Background: Neurovascular unit restoration is crucial for nerve regeneration, especially in critical gaps of injured peripheral nerve. Multipotent vascular stem cells (MVSCs) harvested from an adult blood vessel are involved in vascular remodeling; however, the therapeutic benefit for nerve regeneration is not clear. Methods: MVSCs were isolated from rats expressing green fluorescence protein (GFP), expanded, mixed with Matrigel matrix, and loaded into the nerve conduits. A nerve autograft or a nerve conduit (with acellular matrigel or MVSCs in matrigel) was used to bridge a transected sciatic nerve (10-mm critical gap) in rats. The functional motor recovery and cell fate in the regenerated nerve were investigated to understand the therapeutic benefit. Results: MVSCs expressed markers such as Sox 17 and Sox10 and could differentiate into neural cells in vitro. One month following MVSC transplantation, the compound muscle action potential (CMAP) significantly increased as compared to the acellular group. MVSCs facilitated the recruitment of Schwann cell to regenerated axons. The transplanted cells, traced by GFP, differentiated into perineurial cells around the bundles of regenerated myelinated axons. In addition, MVSCs enhanced tight junction formation as a part of the blood-nerve barrier (BNB). Furthermore, MVSCs differentiated into perivascular cells and enhanced microvessel formation within regenerated neurovascular bundles. Conclusions: In rats with peripheral nerve injuries, the transplantation of MVSCs into the nerve conduits improved the recovery of neuromuscular function; MVSCs differentiated into perineural cells and perivascular cells and enhanced the formation of tight junctions in perineural BNB. This study demonstrates the in vivo therapeutic benefit of adult MVSCs for peripheral nerve regeneration and provides insight into the role of MVSCs in BNB regeneration.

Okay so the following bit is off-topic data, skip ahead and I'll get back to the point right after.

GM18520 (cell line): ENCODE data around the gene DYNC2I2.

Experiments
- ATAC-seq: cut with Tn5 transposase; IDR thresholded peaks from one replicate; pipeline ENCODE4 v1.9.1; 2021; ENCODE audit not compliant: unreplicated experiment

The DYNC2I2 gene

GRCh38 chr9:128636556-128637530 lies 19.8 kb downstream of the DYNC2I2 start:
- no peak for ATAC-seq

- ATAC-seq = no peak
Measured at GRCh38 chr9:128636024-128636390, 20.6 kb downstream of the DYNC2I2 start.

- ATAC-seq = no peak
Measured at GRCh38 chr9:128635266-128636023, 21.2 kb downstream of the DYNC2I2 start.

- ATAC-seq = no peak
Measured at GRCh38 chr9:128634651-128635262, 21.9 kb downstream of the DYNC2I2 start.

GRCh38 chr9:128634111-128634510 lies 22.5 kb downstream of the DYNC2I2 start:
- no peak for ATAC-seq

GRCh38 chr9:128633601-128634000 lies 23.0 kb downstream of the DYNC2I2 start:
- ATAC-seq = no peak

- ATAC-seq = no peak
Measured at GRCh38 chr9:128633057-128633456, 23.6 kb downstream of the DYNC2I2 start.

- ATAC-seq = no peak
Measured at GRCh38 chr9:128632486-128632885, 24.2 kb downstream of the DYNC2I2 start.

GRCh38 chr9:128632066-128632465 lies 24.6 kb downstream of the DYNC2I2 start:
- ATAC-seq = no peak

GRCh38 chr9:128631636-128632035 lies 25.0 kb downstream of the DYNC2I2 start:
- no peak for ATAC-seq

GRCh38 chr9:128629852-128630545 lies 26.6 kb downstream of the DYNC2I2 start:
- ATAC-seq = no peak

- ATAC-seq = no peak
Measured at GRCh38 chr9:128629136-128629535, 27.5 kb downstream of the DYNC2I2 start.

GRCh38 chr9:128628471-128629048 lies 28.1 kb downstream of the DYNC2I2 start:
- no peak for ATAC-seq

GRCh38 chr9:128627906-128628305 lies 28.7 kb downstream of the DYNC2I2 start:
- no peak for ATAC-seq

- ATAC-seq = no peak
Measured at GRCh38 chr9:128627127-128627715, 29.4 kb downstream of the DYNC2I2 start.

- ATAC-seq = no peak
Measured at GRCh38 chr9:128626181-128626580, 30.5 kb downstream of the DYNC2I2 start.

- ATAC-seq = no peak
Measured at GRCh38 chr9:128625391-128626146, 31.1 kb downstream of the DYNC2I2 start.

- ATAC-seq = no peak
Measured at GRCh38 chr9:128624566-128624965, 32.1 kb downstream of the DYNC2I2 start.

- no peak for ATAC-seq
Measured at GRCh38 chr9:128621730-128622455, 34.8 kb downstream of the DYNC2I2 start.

All Science Journal Classification (ASJC) codes
- Medicine (miscellaneous)
- Molecular Medicine
- Biochemistry, Genetics and Molecular Biology (miscellaneous)
- Cell Biology